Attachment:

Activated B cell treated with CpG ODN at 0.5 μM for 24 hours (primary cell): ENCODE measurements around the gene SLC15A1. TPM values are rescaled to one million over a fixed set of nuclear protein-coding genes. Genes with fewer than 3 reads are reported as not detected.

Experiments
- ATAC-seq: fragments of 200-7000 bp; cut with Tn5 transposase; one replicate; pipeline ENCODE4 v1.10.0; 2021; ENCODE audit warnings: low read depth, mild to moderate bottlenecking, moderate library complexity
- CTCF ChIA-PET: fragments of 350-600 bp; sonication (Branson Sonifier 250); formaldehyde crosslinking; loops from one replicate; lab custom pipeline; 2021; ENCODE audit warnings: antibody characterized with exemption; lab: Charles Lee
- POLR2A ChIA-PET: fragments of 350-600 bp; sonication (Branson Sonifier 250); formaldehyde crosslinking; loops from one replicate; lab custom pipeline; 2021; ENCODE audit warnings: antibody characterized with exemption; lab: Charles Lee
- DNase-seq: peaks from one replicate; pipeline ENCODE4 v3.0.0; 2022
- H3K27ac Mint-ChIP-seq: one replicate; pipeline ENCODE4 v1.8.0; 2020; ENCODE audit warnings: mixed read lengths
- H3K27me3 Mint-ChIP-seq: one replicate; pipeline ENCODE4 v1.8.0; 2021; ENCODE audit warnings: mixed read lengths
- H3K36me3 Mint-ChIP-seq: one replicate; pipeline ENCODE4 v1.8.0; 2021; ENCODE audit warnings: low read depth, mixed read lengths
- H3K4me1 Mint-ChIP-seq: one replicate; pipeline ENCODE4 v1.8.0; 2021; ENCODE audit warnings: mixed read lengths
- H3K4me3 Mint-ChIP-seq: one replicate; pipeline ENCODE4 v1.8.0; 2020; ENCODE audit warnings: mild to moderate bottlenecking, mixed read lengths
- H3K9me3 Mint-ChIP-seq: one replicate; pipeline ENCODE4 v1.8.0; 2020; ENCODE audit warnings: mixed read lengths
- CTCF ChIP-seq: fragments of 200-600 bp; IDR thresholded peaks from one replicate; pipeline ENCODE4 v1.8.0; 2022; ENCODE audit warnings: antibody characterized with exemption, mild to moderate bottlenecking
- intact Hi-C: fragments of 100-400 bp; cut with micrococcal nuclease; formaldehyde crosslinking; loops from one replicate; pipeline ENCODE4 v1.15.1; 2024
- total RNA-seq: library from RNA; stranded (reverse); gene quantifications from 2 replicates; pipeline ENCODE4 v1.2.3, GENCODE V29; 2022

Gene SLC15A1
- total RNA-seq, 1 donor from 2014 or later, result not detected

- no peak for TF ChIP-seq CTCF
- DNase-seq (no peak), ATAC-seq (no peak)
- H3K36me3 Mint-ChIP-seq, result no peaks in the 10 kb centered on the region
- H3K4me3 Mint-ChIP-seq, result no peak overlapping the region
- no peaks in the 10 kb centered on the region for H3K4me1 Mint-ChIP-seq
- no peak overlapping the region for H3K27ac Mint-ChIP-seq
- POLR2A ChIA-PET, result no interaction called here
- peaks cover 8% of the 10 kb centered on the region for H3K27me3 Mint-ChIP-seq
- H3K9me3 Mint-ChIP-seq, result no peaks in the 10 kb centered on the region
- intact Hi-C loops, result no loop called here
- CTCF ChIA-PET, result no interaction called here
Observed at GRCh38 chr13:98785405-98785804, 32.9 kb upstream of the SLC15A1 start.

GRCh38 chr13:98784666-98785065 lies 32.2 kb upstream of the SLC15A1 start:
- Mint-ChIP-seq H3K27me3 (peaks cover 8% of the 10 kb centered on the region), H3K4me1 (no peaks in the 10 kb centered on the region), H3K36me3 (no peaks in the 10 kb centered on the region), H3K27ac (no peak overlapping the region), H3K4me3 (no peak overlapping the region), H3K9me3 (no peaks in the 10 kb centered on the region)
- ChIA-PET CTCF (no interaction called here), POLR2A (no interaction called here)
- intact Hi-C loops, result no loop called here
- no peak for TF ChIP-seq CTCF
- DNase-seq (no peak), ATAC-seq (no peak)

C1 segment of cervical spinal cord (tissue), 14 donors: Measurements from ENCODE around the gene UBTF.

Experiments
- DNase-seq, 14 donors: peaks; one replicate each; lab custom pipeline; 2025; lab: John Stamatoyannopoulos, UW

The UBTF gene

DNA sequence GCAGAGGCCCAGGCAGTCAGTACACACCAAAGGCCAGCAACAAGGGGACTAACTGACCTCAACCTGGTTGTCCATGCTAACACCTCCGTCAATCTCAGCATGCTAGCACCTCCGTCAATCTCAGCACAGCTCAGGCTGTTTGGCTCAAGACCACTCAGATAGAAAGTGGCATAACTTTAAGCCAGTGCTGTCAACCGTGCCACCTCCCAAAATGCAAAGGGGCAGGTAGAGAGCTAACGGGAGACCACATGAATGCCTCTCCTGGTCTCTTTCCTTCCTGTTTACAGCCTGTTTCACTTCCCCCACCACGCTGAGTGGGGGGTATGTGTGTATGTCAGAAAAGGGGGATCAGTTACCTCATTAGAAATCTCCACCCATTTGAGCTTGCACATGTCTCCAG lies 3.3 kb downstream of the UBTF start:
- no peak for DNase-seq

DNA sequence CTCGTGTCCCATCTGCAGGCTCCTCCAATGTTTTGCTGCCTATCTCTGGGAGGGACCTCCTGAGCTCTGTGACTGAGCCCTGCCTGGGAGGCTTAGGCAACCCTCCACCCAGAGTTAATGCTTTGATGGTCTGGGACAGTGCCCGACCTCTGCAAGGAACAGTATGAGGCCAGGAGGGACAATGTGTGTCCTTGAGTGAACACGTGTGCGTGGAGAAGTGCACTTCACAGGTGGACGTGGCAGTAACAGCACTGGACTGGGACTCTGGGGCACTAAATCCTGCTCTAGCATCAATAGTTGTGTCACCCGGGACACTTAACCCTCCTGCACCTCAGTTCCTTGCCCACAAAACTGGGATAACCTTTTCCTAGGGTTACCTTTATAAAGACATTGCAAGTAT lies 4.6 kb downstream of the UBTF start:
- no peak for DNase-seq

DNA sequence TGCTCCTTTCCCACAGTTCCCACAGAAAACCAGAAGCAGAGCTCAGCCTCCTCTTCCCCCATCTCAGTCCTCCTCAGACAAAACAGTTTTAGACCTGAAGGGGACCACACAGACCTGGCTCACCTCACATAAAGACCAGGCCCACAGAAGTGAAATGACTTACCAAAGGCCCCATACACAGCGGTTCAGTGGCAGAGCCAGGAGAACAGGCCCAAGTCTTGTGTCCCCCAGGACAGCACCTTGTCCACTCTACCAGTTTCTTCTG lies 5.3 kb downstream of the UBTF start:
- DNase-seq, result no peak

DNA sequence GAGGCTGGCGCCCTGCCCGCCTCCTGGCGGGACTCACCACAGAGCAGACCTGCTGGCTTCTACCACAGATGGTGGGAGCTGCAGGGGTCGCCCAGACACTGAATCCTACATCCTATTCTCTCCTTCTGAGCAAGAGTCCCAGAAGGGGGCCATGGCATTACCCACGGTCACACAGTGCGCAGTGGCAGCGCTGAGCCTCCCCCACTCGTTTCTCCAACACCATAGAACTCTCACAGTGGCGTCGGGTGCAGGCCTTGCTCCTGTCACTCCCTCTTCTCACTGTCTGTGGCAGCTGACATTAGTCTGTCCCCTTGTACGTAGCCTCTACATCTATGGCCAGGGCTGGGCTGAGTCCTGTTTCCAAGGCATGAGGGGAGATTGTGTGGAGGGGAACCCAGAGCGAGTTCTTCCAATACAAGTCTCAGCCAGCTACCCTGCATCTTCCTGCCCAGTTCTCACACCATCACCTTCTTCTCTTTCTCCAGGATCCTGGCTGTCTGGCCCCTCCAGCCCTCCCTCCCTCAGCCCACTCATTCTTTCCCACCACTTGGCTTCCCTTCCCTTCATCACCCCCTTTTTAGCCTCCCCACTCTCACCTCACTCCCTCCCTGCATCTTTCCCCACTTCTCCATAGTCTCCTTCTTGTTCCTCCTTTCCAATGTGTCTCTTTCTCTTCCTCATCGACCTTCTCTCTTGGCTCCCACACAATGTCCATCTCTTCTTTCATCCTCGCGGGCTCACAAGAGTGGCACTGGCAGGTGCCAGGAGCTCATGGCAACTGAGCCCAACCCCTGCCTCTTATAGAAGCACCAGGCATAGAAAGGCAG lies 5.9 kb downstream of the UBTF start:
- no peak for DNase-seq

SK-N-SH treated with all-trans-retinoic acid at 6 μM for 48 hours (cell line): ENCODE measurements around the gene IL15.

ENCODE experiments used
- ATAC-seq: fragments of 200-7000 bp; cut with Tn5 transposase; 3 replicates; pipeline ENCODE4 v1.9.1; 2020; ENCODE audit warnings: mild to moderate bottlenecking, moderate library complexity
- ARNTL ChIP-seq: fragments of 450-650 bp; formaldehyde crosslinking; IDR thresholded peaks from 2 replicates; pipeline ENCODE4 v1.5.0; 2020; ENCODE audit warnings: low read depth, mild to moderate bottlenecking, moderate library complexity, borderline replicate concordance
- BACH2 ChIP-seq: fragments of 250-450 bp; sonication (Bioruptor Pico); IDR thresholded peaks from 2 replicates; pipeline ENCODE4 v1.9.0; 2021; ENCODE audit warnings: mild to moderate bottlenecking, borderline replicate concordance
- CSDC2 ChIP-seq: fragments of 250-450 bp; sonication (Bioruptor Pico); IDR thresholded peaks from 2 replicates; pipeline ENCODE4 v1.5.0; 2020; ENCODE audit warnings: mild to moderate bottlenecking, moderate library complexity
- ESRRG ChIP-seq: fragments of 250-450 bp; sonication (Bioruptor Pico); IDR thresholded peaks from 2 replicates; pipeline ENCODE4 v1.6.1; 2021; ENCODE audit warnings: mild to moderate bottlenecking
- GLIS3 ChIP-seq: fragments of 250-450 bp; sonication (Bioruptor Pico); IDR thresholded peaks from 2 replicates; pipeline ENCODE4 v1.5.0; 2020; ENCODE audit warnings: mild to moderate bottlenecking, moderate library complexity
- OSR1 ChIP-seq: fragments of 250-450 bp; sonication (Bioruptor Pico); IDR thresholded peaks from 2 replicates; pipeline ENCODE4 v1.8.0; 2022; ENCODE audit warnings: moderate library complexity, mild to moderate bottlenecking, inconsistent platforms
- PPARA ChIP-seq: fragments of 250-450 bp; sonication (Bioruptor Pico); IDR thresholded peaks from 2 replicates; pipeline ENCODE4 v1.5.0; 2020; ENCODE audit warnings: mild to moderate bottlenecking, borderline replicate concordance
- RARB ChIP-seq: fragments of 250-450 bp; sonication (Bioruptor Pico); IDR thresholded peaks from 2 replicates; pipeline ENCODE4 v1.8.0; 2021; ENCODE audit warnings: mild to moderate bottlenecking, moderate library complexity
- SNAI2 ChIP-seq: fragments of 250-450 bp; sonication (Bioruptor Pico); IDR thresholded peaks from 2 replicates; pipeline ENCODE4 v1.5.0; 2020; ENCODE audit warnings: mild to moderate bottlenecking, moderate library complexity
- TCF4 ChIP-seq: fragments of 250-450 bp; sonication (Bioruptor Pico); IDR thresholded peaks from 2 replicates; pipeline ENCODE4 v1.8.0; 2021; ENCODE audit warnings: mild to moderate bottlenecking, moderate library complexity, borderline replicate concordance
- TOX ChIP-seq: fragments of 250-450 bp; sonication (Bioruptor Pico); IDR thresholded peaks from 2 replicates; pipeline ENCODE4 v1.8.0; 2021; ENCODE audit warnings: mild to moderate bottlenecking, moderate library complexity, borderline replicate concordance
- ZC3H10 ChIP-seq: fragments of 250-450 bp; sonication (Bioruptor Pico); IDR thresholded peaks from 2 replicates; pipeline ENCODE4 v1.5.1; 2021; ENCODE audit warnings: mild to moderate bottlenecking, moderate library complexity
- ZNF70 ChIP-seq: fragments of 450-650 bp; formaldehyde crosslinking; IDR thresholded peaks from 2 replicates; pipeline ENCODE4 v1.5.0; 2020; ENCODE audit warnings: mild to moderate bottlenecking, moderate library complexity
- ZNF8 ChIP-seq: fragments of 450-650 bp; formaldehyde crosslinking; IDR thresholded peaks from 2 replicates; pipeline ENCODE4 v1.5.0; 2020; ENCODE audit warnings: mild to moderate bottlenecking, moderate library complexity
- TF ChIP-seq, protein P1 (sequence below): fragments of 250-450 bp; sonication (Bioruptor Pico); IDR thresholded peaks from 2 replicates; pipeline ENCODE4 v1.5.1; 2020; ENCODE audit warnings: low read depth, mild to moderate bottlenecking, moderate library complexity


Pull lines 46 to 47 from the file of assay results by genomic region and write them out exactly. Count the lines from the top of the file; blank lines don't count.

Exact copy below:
DNA sequence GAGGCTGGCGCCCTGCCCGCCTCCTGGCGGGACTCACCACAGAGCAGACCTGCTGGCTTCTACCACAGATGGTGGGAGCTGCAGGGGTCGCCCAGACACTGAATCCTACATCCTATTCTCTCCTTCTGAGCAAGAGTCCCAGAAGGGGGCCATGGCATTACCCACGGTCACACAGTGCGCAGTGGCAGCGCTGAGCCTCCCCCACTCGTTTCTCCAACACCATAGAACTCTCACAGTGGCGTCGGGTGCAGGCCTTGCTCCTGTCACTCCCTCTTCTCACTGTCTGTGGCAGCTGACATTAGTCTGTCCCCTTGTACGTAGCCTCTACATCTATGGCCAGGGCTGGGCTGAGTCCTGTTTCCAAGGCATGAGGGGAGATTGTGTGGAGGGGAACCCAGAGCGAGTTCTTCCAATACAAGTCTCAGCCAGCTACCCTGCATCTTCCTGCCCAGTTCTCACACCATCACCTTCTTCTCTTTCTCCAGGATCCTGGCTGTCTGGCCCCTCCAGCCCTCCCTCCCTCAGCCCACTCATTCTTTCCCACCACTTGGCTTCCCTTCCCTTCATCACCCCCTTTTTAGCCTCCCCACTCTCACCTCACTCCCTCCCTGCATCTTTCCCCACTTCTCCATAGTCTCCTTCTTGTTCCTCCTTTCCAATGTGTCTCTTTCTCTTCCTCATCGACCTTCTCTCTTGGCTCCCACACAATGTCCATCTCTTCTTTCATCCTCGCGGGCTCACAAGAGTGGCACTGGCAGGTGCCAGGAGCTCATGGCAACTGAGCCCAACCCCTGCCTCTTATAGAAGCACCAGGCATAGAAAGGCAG lies 5.9 kb downstream of the UBTF start:
- no peak for DNase-seq